"There was a table, a woman, and they were recruiting people. We arrived there, the four of us that had fled together and we told her our dates of birth. And she said: 'No, no, you're still too young'. We missed it only about a year and she wouldn't accept us. So what would we do? If we went back home they might have jailed us for running away from work. So we stepped aside and waited until the woman who had refused us went away and another one replaced her. Then we went to the table again and simply added a year to our age. We had no papers. You have to understand that we had thrown everything away. We buried it in the woods."
[This filing cabinet, what did they keep in the evidence?] "Everything, the normal things, date of birth and so on. Where you were from most importantly what you did there. We didn't determine why he went there or the sort of things. That was the job of someone else." [Yeah, the contras were there too, right?] "Yes, they were there too." [And who decided what commando the prisoner was assigned to?] "It was decided there." [It wasn't at your place?] "No, no. I was in the office, not there. But it was arranged where they were needed. "[Alright. And did you write it yourself or did you have a secretary?] "No, I was putting everything on the files."
"We crossed the Krušné hory Mountains and went to Prague. In Prague, it was still in a flux. It still wasn't quite over. So we finished it and we celebrated the end of the war in Mělník. We returned from Prague and that was the end."
"We walked through Warsaw and there was just nothing left of it. There was nothing left. It was just ruins." [And at the front line, then, when you were behind Warsaw, what kind of fighting was it?]" Well, the usual kind, the Odra – Nisa campaign, we passed the river, we crossed over the bridge, through the river, and we marched on."
[What did you do there?] "Where?" [Beyond the Urals?] "We worked in the Ural tank factory. I didn't like it there, so the four boys as we were, decided to run away. We escaped many times. We got caught repeatedly but we would lie to them, we would always make up something and they let us go. Then we got on a freight train and we came to Zhitomir."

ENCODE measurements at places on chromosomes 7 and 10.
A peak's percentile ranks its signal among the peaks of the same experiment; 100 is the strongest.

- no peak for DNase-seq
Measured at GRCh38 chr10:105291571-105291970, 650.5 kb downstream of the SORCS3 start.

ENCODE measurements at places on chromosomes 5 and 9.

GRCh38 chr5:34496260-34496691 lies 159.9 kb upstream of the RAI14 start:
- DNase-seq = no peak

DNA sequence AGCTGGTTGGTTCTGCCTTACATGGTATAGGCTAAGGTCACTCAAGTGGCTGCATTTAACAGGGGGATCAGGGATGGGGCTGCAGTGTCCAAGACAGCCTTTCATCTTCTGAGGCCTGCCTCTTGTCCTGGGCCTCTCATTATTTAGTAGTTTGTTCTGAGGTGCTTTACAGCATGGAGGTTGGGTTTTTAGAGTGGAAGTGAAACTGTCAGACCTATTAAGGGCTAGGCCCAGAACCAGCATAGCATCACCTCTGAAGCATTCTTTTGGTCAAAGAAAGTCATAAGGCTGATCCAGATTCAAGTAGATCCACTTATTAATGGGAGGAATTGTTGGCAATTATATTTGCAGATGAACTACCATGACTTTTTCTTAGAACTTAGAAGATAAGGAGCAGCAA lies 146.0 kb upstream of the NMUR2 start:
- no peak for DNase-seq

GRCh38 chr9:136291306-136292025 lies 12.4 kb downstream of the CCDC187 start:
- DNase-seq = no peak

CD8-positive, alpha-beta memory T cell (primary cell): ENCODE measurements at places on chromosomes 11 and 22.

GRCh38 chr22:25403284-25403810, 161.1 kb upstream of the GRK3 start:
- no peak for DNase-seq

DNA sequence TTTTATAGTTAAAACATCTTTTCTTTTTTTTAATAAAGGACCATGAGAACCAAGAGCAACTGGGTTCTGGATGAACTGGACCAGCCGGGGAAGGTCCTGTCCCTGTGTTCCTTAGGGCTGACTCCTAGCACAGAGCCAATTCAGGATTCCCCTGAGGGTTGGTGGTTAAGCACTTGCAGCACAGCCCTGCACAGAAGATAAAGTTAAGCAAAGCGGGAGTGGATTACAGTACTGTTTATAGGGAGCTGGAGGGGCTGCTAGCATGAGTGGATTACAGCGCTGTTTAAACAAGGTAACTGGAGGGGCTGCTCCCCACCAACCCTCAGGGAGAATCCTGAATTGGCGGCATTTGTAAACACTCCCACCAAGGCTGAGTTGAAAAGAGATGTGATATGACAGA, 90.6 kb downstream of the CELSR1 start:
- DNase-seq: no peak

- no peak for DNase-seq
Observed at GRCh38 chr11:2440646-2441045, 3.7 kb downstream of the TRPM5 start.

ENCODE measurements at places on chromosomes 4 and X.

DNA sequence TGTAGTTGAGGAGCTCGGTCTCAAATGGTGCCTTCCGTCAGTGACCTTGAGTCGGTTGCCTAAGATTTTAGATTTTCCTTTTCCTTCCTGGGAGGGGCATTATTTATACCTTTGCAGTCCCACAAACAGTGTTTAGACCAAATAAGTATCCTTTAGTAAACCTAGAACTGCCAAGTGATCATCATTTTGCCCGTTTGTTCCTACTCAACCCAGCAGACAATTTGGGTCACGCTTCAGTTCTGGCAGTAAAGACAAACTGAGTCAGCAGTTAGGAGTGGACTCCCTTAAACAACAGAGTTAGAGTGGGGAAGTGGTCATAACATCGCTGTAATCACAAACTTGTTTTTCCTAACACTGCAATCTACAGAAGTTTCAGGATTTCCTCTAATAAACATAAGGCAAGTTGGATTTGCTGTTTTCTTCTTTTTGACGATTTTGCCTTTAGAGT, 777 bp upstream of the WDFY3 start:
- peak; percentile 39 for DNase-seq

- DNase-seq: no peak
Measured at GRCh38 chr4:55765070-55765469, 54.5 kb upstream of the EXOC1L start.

Vladimír Hnetecký, a retired captain, was born on 7 July, 1927, in Dubno in Volhynia in a mixed Ukrainian-Czech family. Vladimír Hnetecký only spent his early childhood in his birthplace because the family moved to Michalowka and then to nearby Luck still before the war. His Ukrainian father worked in a brick factory and his Czech mother worked in a company producing groats. Vladimír Hnetecký studied at a Polish primary school in Lutsk, but the war prevented him from continuing in this peaceful life. At first, he worked in the mill and in 1944, he was taken to work in tank factory in Chelyabinsk, where he served as a slave laborer. Together with some of the other workers, he decided to escape to Zhytomyr, where he joined the Polish Army the same year. He became a tank driver of the reconnaissance tank company of the 2nd Division, 1st Brigade. He went through battles in Poland and East Germany and came to Berlin. From Germany, he traveled to northern Bohemia and the end of the war found him in Mělník. After his demobilization, he returned to Volhynia, briefly worked as a driver and in 1947 re-emigrated to Czechoslovakia with his family. He settled in Chomutov and gained employment in a rolling mill. After he graduated from high school, he sent a service request to the Ministry of the Interior. Until 1968, he then worked in the filing cabinet and after he was degraded for opposing the occupation of Czechoslovakia by the Warsaw Pact, he served as a warden at Jáchymov - Vykmanov and Mariánská. He lived in Ostrov nad Ohří, passed away on March, 20th, 2013.